A System of Plane and Spherical Trigonometry: To which is Added a Treatise on Logarithms

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J. & J.J. Deighton, 1831 - Logarithms - 330 pages

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Page 197 - IF two triangles have two sides of the one equal to two sides of the other, each to each ; and have likewise the angles contained by those sides equal to one another ; they shall likewise have their bases, or third sides, equal ; and the two triangles shall be equal ; and their other angles shall be equal, each to each, viz.
Page 179 - The diameter of a sphere is any straight line which passes through the centre, and is terminated both ways by the superficies of the sphere.
Page 190 - The sum of the three sides of a spherical triangle is less than the circumference of a great circle. Let ABC be any spherical triangle; produce the sides AB, AU, till they meet again in D.
Page 191 - THEOREM. The sum of the sides of a spherical polygon is less than the circumference of a great circle.
Page 181 - ... poles. 751. COR. 2. All great circles of a sphere are equal. 752. COR. 3. Every great circle bisects the sphere. For the two parts into which the sphere is divided can be .so placed that they .will coincide; otherwise there would be points on the surface unequally distant from the centre. 753. COR. 4. Two great circles bisect each other. For the intersection of their planes passes through the centre, and is, therefore, a diameter of each circle. 754.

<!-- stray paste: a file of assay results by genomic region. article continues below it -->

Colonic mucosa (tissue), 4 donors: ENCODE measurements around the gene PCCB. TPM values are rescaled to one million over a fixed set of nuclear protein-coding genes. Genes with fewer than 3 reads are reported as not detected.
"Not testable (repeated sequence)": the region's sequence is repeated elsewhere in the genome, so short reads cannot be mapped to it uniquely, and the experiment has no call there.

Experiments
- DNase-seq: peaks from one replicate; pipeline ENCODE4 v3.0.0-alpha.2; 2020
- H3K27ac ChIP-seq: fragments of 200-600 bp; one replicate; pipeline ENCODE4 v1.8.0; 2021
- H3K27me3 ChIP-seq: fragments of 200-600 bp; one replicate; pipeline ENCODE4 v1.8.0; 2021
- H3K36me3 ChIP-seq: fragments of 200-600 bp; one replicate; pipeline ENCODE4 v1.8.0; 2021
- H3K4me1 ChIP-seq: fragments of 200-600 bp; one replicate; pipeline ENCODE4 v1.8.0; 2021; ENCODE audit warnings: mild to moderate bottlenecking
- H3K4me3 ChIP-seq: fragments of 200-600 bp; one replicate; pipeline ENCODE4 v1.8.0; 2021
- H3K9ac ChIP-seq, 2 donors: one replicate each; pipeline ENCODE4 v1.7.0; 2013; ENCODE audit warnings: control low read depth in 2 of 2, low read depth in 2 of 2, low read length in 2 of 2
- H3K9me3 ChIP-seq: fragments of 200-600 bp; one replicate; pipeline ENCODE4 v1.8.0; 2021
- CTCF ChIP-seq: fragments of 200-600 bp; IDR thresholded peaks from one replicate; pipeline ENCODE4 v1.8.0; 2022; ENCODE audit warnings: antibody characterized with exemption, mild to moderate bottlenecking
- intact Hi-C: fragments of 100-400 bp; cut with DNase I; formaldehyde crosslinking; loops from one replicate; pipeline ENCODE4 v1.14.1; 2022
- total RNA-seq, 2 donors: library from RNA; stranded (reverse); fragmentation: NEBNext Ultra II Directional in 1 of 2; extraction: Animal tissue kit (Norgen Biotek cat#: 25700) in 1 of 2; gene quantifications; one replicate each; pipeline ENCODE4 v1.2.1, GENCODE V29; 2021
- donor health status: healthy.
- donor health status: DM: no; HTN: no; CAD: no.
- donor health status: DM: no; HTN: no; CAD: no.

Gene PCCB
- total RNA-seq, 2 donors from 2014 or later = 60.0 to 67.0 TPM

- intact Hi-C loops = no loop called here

Page 252 - A solid angle is that which is made by the meeting of more than two plane angles, which are not in the same plane, in one point. X. ' The tenth definition is omitted for reasons given in the notes.
Page 189 - A spherical triangle is a portion of the surface of a sphere, bounded by three arcs of great circles.
Page 181 - An arc of a great circle may be drawn through any two points on the surface of a sphere.
Page 45 - Law of Sines — In any triangle, the sides are proportional to the sines of the opposite angles. That is, sin A = sin B...
Page 9 - The Versed Sine of an arc, is the part of the diameter intercepted between the arc and its sine.

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